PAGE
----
Did you know that the concept of God knocking on your door disguised as a poor traveller/beggar/guest finds its roots in early Indo-European religions? It can be found in Greek mythology (Homer's "Odyssey" or the story of Baucis and Philemon), Irish mythology (The story of Da Derg's Hostel), Norse Mythology (Odin wandering the earth in form of a one-eyed old man, testing the generosity of mortals, or the myth of "Grimnismal") and of course in the Subcontinent ("Atithi Devo Bhava". The story of Shabari from the Ramayana would be an example). South Asia is one of the few places where this message of generosity and hospitality is still alive and is not buried in some ancient myths.

    So from all these stories, which one might shove aside at first as "mere mythology", one can get an understanding of these ancient beliefs and ideas shared by so many of us in the world and which live on even today after all these millennia. So, we are carrying a lot of "history" in us, even if, as you claim, it is not "recorded" very extensively.
    Last edited by Kirtan24; 09-03-2020 at 05:34 AM.
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    Quote Originally Posted by akash View Post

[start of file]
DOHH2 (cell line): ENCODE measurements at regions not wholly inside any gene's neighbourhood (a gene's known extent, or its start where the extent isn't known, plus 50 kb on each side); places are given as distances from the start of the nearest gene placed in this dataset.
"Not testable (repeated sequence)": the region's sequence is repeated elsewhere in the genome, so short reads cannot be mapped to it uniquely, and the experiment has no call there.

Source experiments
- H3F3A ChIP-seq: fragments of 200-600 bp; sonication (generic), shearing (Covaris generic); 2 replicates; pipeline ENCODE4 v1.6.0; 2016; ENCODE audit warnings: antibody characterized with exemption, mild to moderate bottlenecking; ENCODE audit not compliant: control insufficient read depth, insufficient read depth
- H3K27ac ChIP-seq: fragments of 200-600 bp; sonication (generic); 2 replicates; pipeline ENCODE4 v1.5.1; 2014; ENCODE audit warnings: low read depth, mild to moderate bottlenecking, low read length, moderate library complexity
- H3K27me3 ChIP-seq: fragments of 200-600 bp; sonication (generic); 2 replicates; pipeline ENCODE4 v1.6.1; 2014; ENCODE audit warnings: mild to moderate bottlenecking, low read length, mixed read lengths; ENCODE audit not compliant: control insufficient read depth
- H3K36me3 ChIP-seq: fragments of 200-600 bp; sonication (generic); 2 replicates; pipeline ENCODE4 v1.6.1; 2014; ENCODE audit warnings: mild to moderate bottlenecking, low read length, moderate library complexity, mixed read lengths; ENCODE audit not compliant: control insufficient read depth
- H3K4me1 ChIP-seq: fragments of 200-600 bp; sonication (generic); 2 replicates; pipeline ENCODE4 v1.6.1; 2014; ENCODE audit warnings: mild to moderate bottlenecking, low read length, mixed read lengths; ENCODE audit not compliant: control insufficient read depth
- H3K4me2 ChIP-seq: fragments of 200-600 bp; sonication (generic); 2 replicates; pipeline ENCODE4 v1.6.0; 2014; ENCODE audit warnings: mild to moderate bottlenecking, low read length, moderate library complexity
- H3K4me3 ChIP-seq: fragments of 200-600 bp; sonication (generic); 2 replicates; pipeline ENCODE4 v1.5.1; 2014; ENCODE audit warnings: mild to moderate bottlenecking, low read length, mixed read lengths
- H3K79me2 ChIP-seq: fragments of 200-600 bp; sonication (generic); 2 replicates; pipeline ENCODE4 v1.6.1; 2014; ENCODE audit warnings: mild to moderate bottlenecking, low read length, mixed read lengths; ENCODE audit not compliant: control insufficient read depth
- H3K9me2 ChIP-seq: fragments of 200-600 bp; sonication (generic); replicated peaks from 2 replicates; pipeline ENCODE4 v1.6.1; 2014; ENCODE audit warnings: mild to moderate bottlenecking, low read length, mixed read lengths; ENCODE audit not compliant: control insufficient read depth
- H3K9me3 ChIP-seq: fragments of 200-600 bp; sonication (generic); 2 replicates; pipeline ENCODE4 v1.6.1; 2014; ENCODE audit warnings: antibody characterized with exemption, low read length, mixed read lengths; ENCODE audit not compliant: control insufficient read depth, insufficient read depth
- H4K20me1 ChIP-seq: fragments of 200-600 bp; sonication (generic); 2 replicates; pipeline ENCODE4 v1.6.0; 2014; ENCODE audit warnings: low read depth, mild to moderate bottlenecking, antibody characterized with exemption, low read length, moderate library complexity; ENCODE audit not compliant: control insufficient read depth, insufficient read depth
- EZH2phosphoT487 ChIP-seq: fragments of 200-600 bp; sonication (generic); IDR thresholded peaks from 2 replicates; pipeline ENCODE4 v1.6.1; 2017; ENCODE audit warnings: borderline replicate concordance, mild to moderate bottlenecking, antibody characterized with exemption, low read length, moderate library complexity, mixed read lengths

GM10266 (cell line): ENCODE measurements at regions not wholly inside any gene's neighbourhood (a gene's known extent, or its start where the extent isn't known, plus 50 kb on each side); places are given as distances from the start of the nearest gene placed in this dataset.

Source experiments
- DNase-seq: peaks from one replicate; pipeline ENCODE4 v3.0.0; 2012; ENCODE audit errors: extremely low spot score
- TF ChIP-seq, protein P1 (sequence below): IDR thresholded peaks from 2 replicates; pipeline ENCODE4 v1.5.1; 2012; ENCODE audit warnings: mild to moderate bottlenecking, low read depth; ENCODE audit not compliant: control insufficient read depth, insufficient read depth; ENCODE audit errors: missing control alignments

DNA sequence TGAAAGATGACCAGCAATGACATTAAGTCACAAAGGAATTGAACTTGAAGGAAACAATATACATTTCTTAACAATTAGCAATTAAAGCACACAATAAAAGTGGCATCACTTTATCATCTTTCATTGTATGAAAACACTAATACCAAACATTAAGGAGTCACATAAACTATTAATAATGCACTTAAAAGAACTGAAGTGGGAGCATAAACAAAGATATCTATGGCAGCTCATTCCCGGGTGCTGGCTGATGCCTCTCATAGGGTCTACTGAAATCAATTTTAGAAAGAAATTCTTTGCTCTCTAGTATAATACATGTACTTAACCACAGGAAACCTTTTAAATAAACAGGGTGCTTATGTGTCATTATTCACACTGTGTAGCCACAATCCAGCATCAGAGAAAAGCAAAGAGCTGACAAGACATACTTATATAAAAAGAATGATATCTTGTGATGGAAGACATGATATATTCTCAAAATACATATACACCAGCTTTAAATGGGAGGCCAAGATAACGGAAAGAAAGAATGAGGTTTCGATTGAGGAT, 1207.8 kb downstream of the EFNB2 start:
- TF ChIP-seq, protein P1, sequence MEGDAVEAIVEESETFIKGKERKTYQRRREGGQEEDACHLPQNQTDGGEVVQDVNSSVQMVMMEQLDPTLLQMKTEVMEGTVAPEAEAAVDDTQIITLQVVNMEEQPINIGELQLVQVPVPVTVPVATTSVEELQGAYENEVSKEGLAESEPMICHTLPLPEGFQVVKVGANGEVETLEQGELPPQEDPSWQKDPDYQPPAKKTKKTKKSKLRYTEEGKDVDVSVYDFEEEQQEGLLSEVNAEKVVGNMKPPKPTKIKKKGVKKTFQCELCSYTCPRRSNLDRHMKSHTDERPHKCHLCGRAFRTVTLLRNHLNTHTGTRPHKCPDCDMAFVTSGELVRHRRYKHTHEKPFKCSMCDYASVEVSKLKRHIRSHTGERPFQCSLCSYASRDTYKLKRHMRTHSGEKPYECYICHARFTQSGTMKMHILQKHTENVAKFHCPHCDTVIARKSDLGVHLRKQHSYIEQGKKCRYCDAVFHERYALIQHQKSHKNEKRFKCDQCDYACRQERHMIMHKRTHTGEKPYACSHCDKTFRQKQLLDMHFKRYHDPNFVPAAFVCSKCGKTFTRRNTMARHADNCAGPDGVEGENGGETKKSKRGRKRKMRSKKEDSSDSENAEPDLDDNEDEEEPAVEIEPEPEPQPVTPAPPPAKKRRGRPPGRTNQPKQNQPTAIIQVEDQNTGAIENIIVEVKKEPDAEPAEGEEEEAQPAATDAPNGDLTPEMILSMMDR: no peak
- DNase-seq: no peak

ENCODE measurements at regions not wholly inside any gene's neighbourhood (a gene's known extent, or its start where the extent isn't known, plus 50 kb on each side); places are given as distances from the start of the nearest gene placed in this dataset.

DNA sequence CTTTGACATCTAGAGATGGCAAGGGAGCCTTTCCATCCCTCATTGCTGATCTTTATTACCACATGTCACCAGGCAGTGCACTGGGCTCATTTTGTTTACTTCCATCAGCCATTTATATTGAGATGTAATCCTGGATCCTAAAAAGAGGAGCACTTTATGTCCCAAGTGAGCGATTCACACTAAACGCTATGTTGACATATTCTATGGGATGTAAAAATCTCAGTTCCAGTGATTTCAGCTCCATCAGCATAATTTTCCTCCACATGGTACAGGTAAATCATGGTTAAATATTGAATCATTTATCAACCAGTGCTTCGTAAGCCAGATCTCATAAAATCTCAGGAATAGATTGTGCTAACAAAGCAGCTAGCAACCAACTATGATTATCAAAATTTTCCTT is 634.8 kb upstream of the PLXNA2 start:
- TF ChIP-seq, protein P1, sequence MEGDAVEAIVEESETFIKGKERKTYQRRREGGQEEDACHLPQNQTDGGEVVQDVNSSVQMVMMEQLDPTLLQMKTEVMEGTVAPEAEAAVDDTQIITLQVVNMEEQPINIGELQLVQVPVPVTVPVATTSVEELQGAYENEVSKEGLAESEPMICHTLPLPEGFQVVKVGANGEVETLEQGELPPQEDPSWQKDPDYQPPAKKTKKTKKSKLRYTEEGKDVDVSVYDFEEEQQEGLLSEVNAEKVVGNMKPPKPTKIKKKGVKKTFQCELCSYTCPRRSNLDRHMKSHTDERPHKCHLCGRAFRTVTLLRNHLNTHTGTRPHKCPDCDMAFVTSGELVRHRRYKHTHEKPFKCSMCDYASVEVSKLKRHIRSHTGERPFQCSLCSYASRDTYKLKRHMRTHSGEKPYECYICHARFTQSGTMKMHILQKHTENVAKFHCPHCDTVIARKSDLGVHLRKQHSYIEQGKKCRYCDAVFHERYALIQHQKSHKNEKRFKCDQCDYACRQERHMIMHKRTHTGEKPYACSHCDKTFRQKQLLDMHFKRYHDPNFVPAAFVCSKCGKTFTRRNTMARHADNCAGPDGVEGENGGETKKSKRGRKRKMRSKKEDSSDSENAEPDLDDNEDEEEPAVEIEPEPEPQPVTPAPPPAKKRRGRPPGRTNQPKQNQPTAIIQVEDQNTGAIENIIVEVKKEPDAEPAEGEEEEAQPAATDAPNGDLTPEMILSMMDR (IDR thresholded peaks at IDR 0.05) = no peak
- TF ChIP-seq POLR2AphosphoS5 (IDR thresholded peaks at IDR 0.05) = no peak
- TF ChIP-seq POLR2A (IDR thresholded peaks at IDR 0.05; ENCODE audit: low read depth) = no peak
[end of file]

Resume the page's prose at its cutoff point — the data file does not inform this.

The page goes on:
No doubt indian civilazations were advanced, but I believe even Europeans scholars asked why an advanced civilization like India never recorded its history
    India did record its history, there is a long history of epigraphy in India for example.

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  17. #20
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    Quote Originally Posted by MonkeyDLuffy View Post
    Really? I was under impression IVC was one of the most developed civilization, that prioritized Trade over warfare. Also the first civilization with sewage system. Not to mention they left plenty of history behind, except we cannot decipher their language. The poetry, art, urban planning in IVC was remarkable for their time.
    Indus valley is before Christ 2000-3000 BC at that time even sumerian/babylonian/persians/nile valley did not write history. I am talking about more recent history like from 700 AD-1800's when the Arabs/Persians/Central Asians and finally the British came to India as conquerors. They were all way advanced than the locals.